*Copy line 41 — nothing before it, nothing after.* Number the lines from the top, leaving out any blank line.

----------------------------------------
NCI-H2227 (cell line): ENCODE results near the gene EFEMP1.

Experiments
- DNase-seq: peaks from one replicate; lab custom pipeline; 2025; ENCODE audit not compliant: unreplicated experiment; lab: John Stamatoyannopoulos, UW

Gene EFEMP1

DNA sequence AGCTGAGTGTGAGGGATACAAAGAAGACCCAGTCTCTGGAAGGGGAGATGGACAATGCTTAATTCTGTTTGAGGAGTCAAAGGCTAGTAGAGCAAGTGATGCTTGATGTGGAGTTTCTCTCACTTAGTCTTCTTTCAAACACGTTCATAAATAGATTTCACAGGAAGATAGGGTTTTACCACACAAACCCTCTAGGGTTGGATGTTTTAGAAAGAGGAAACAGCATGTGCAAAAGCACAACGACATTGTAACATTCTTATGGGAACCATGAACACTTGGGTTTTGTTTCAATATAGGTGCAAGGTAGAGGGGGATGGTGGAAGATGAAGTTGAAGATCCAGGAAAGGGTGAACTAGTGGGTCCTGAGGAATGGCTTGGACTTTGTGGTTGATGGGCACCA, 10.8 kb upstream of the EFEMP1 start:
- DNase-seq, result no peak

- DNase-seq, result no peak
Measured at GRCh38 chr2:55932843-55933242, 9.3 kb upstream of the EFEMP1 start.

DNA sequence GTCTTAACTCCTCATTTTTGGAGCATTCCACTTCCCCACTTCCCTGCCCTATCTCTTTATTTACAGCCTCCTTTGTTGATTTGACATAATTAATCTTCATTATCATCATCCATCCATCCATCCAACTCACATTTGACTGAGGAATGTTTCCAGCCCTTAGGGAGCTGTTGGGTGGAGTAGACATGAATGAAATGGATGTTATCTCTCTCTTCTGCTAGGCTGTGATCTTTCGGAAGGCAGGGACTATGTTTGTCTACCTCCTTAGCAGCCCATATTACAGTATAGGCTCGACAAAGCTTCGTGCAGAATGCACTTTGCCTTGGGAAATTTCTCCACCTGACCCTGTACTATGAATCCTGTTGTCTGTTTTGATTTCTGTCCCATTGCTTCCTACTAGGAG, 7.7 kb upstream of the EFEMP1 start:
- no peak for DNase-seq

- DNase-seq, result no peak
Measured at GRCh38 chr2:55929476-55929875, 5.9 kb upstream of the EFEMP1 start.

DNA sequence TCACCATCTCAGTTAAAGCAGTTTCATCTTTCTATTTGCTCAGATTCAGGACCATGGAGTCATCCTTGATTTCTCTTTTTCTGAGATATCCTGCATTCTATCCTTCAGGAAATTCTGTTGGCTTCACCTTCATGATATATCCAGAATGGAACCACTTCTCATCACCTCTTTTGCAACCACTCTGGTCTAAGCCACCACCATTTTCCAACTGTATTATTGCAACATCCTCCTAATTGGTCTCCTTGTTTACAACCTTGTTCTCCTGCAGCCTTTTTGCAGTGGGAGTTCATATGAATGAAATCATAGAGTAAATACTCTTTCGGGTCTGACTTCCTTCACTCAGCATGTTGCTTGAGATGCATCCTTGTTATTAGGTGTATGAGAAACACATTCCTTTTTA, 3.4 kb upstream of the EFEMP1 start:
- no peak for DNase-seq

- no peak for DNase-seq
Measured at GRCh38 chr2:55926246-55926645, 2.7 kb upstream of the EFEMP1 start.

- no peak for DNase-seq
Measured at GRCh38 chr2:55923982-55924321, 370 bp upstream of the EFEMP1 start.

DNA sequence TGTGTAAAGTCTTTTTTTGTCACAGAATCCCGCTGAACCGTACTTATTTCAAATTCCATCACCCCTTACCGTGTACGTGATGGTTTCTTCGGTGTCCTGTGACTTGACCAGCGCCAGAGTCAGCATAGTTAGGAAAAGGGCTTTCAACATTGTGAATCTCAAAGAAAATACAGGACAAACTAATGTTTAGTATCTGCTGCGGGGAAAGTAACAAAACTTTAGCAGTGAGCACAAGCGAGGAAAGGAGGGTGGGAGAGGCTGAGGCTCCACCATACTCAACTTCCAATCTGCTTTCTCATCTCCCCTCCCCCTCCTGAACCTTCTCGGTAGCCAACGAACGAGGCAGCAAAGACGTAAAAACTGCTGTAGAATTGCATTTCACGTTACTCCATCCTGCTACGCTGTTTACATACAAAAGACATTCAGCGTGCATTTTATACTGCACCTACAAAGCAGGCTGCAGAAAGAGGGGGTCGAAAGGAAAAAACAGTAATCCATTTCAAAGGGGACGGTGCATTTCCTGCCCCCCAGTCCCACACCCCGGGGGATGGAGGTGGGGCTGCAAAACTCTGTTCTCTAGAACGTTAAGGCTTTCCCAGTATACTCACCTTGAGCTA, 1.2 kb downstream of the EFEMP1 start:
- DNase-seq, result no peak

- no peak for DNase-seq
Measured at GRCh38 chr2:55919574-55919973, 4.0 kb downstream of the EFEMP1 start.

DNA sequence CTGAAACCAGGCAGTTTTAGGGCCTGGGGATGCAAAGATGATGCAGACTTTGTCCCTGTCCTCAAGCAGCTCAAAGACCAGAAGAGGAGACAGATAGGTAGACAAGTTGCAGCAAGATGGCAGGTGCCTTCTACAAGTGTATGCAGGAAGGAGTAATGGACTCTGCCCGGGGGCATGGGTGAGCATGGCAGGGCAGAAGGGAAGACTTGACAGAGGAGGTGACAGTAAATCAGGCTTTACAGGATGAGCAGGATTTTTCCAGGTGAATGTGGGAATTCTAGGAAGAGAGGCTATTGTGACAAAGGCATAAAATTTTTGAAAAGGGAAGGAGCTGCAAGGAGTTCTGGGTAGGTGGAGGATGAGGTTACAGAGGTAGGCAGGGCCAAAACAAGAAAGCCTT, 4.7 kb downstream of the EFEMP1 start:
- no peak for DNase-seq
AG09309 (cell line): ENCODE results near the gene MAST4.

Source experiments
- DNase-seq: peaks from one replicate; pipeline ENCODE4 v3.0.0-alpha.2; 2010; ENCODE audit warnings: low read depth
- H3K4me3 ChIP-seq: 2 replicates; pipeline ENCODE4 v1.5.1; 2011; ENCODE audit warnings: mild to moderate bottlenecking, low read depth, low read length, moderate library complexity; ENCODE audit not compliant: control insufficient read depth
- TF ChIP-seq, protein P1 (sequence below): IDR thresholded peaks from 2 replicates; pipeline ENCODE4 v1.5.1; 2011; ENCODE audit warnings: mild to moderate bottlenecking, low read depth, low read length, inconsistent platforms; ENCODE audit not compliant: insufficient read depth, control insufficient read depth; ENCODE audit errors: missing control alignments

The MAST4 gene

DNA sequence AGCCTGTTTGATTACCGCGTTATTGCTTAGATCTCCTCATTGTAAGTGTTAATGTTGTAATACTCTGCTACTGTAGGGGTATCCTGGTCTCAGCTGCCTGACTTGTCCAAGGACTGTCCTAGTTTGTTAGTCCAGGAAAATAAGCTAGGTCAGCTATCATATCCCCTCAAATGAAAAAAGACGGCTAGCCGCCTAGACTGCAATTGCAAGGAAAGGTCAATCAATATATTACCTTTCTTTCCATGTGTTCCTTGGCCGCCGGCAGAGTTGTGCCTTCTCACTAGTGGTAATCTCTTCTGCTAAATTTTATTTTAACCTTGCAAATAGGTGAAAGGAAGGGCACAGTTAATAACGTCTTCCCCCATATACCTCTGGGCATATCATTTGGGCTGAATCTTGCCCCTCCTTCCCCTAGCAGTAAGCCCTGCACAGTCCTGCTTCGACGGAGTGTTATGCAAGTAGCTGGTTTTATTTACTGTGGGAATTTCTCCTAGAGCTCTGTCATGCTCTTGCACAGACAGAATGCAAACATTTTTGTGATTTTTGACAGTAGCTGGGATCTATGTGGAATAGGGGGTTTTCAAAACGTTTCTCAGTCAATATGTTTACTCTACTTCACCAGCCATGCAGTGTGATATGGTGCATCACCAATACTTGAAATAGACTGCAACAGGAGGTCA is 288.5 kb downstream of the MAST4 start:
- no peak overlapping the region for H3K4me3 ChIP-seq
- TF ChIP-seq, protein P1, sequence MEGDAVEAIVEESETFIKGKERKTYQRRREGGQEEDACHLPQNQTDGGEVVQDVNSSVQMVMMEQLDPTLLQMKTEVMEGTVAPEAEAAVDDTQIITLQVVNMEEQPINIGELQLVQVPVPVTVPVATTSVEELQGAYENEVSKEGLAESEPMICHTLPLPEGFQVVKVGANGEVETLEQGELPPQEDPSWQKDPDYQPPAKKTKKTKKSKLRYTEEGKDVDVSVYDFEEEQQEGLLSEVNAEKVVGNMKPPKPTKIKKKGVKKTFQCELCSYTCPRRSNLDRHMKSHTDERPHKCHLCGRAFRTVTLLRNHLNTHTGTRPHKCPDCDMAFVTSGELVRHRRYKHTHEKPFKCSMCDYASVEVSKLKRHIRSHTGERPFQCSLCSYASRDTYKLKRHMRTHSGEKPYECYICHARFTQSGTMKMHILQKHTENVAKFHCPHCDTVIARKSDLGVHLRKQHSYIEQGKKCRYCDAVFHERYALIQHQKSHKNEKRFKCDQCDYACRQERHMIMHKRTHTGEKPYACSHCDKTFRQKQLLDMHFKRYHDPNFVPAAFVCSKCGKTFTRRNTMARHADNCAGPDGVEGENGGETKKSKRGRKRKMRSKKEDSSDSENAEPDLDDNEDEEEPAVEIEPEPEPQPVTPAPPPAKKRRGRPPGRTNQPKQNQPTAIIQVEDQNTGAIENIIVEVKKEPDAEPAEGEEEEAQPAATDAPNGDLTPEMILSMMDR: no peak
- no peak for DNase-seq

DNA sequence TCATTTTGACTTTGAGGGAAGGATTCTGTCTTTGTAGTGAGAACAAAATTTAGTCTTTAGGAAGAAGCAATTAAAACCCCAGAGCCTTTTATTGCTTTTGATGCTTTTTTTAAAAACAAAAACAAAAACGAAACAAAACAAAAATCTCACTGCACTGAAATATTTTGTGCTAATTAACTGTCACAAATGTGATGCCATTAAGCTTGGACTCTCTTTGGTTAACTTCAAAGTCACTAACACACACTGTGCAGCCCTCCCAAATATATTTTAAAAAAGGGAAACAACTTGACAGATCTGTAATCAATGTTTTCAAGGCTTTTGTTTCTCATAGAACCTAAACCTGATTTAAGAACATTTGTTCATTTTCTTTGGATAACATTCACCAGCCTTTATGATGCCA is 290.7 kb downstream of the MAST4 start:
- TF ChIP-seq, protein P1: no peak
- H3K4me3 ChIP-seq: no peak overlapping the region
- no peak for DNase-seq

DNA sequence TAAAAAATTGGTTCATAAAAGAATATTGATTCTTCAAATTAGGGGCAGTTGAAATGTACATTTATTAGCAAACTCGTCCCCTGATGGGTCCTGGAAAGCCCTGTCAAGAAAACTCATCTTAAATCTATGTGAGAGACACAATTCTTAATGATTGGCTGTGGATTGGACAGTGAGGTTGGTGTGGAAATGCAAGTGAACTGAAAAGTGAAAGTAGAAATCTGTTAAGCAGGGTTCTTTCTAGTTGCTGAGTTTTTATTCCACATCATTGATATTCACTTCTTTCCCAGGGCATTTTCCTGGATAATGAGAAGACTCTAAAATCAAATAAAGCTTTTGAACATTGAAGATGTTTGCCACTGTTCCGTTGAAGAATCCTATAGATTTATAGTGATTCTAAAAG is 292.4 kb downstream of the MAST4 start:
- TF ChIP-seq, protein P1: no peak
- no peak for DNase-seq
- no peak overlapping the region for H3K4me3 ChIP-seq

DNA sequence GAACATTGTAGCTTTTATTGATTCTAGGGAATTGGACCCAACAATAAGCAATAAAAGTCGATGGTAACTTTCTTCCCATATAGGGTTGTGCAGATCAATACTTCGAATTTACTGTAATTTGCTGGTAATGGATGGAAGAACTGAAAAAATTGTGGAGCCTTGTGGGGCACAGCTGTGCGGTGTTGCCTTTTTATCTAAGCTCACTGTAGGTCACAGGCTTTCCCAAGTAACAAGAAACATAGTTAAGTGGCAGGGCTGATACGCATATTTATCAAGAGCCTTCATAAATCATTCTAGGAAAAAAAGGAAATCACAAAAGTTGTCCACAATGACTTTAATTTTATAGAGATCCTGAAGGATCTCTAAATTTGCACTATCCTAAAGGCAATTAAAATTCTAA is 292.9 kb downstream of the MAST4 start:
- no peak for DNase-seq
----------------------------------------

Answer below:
- no peak for DNase-seq